Ahhh another week, another experiment! The joys of science! This past week we again collected water from our same four sites throughout the estuary. Having mastered, or at least improved, our procedures and techniques for the experiment we were looking to clarify some of the results from our first run through. As you may or may not recall, our first week suggested that the OSU had a significant response to the “+N” and “N+P” treatments, suggesting nitrogen limitation. While the sites further upstream tended to show “P” limitation, with Elk City showing some variability. These are all results we were looking to clarify. Would OSU still be nitrogen limited? Or had we sampled during a period of weak upwelling? Would Elk City and the sites up river have a clearer response?
As we progressed through the week, and hadn’t had many answers to these questions, we began to grow a little nervous. 3-4 days of results from the mesocosms weren’t providing many answers. This seems to be how these nutrient limitation experiments go, as often times there are fews signs that point to limitation, and then all of a sudden a huge response. This is difficult to account for as the week comes to a close, and the difficult decision of whether working on a weekend will produce results needs to made, as it could be that no response is the actual result. This week we decided to go for it and see if Saturday would give us the breakthrough we were hoping for.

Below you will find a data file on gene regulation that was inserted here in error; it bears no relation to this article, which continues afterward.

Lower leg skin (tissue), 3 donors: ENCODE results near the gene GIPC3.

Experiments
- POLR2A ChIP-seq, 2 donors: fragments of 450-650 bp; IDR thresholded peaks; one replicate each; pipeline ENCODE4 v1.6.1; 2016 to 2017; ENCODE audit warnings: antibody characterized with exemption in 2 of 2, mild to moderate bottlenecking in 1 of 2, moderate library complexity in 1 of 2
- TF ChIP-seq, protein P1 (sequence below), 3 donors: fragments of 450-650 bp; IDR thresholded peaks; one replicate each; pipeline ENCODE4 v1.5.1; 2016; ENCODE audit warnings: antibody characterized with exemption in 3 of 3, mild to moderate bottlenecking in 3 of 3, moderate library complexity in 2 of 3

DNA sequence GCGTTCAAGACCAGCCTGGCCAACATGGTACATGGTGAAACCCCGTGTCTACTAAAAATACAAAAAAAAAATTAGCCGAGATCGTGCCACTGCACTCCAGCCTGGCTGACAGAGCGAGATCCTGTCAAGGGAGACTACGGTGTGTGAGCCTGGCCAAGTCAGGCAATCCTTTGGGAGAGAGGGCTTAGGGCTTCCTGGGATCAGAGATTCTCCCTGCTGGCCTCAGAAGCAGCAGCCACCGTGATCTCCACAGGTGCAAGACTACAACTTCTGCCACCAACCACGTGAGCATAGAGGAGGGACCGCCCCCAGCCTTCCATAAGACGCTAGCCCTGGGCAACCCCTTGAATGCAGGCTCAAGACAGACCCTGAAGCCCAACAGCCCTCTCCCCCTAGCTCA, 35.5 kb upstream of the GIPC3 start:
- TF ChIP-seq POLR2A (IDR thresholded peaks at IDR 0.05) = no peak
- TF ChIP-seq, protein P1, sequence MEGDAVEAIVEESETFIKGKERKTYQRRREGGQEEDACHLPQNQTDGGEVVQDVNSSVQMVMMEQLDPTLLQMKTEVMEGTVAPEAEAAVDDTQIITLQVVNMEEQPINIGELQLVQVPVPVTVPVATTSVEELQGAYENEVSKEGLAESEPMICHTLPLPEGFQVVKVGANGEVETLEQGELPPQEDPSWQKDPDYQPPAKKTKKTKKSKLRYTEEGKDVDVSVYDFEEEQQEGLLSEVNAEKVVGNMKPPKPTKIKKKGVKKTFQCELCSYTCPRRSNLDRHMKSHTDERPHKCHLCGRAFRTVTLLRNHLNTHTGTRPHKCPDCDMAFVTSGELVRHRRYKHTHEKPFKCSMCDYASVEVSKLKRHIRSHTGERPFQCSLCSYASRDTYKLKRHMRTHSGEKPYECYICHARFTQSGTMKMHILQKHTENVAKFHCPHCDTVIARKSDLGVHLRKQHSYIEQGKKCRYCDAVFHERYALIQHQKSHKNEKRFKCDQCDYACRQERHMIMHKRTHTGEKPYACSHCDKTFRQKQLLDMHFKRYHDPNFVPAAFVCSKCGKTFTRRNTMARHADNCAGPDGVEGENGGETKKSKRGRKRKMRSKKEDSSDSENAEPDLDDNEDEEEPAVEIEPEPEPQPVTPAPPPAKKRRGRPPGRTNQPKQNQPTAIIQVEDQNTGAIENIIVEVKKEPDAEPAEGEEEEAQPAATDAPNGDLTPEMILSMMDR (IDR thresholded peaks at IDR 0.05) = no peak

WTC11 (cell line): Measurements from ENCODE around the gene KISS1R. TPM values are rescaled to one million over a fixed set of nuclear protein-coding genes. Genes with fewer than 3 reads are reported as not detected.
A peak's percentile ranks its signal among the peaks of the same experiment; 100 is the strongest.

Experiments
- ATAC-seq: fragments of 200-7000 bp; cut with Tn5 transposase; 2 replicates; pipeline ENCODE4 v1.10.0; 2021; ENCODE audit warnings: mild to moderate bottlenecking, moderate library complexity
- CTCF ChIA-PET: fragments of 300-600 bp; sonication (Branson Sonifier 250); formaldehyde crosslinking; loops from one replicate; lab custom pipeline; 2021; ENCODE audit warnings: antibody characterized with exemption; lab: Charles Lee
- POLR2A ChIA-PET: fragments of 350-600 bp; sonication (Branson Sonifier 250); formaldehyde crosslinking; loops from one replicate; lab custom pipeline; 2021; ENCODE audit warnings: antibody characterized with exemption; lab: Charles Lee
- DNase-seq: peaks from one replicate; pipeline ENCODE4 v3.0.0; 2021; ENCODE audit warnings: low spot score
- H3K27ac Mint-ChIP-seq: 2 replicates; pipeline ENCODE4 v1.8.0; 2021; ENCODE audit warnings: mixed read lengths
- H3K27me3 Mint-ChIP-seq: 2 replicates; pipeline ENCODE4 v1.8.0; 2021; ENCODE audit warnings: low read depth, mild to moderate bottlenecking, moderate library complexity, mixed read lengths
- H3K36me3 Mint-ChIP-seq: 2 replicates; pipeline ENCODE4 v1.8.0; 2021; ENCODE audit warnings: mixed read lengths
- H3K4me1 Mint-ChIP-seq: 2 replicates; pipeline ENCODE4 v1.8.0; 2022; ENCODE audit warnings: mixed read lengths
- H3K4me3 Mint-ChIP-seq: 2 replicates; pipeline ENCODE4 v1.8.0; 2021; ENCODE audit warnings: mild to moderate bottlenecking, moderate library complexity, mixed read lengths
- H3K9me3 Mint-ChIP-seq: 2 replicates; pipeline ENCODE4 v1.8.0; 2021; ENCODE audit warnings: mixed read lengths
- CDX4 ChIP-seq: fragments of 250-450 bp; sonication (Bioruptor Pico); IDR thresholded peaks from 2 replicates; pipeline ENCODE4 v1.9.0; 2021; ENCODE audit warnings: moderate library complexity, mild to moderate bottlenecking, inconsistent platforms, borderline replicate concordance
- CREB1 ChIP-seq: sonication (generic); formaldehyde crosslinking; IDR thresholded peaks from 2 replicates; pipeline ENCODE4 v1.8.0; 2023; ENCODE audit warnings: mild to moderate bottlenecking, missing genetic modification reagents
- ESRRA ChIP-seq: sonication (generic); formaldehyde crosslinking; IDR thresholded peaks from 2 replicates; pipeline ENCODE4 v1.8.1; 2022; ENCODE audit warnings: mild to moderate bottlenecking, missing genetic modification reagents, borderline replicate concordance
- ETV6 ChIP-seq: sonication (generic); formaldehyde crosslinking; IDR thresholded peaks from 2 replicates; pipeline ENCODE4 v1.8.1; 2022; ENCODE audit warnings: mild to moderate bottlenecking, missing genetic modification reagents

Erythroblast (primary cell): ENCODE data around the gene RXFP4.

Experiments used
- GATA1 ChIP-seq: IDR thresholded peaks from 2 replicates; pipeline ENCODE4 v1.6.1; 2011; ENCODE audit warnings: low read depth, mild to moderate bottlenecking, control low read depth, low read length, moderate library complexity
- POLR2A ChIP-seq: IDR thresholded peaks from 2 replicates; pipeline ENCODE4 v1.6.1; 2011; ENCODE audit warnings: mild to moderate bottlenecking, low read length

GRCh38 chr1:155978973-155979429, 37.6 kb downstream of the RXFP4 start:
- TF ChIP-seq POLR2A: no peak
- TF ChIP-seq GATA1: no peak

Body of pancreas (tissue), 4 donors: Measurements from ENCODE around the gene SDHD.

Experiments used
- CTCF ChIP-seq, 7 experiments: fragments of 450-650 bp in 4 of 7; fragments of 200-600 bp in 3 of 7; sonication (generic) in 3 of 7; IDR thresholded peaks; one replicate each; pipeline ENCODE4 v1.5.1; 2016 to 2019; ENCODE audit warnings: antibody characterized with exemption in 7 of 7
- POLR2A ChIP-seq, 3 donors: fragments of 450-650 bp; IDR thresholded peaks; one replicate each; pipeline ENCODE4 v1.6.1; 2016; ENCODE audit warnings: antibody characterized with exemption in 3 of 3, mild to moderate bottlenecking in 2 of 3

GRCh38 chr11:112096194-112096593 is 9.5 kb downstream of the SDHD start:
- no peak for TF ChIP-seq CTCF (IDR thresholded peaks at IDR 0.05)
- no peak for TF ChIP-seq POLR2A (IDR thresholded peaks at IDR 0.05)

It turned out that Saturday was largely a success. We determined that there was in fact a significant “P” and “N+P” at Elk City. Cannon Quarry showed similar results, but with more variability in the “N+P” treatments. Toledo also showed significant responses for these two treatments. As for OSU? Less clarity than had been hoped for. The week’s data trends point to “P” limitation as opposed to the “N” limitation that initially occurred, perhaps indicating stronger summer upwelling. However, there is fairly large variability in the “P” and “N+P” treatments, meaning the statistics are throwing a wrench in our quest for results! There may be bright spot though, as our chlorophyll extractions could provide clearer, more accurate results. This is a big maybe though. We seemed to have some problems with severe degradation in our samples during the first run through, so hopefully those problems magically disappeared! We were quite puzzled as to how it could have happened. And so with that sense of bewilderment fresh in your mind, I will again leave you in suspense! Tune in next week for the results of the chlorophyll extractions! Will the mysterious source of degradation strike again? Or will the chlorophyll respond to my careful, sweet nurturing? Until then! Good night and good luck!